• The USGS detected 54 earthquakes in the San Andreas Fault
  • The earthquake swarm could trigger a powerful quake
  • The chances of a powerful earthquake happening in the area have increased 

Over the past couple of days, the U.S. Geological Survey (USGS) has been detecting a series of earthquakes from the San Andreas Fault in California. According to the agency, the swarm of seismic activity in the area could trigger a powerful earthquake by next week.

The San Andreas Fault is regarded as one of the most dangerous fault lines in the country. It runs about 1,200 kilometers across California and forms the tectonic boundary between the North American Plate and the Pacific Plate.

The latest earthquake swarm from the San Andreas Fault was detected by the USGS on Monday. As indicated in a report by the agency, a total of 54 earthquakes was recorded beneath the Salton Sea, which is a shallow saline lake directly on the fault line.

The USGS noted that earthquake swarms in the area are relatively common and usually remain active for about one to 20 days. In past cases, the swarms resulted in sudden bursts of seismic activity.

The seismic activity in the area had already subsided. The USGS stated that only about two earthquakes in the area were detected. However, the agency warned that the decline in activity does not automatically mean that the San Andreas Fault will no longer produce earthquakes within the next couple of days.

The recent earthquake swarm could still trigger powerful seismic activity, the agency said.

“The risk of a large earthquake is still considerably elevated due to the swarm when compared to background levels,” the USGS stated in its report.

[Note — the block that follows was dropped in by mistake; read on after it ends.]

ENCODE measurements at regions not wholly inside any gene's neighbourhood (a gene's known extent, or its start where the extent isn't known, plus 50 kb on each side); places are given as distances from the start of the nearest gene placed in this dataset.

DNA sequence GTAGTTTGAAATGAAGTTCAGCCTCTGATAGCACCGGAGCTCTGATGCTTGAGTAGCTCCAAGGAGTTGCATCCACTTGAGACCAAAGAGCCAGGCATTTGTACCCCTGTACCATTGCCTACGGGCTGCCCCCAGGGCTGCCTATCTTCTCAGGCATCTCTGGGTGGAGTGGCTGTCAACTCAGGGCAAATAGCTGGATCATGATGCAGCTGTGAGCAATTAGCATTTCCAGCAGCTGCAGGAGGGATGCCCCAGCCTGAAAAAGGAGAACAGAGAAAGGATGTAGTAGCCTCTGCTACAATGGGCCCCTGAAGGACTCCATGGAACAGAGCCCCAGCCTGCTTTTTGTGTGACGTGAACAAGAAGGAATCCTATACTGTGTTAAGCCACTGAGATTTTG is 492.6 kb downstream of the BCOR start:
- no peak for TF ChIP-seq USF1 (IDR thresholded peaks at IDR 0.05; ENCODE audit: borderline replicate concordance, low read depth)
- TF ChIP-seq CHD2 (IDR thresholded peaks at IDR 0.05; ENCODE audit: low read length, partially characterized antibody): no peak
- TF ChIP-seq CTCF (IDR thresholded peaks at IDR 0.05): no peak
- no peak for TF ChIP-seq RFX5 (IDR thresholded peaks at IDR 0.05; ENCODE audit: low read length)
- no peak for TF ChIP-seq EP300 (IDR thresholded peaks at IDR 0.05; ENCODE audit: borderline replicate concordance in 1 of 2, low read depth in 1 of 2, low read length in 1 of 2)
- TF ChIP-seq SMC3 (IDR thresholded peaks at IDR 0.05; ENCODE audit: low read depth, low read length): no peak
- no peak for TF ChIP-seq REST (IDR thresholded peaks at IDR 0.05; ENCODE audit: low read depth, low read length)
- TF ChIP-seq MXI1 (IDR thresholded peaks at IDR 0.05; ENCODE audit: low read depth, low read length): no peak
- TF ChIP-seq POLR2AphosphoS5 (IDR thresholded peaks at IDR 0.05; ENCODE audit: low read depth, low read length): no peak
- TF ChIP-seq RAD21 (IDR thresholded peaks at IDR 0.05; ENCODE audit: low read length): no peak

As noted by the agency, the southern portion of the San Andreas Fault is capable of producing a powerful earthquake with a magnitude of over seven. The last time this happened was over 300 years ago.

According to the USGS, the chances of a powerful earthquake occurring in the area are usually one out of 10,000. However, due to the recent rise in seismic activity, the odds of a powerful earthquake hitting California are now greater.

“In a typical week, there is approximately a 1 in 10,000 chance of a magnitude 7+ earthquake on the southernmost San Andreas Fault,” the USGS reported. “For the next week, we estimate an elevated chance of such an earthquake to be about 1 in 1,000.”

Google recently added a feature to allow Android users to detect tremors with their phones.

A newly identified fault system could cause earthquakes up to 7.4 magnitude in intensity. The picture is a view of the San Andreas fault on the Carrizo Plain in central California. SRTM, JPL, NASA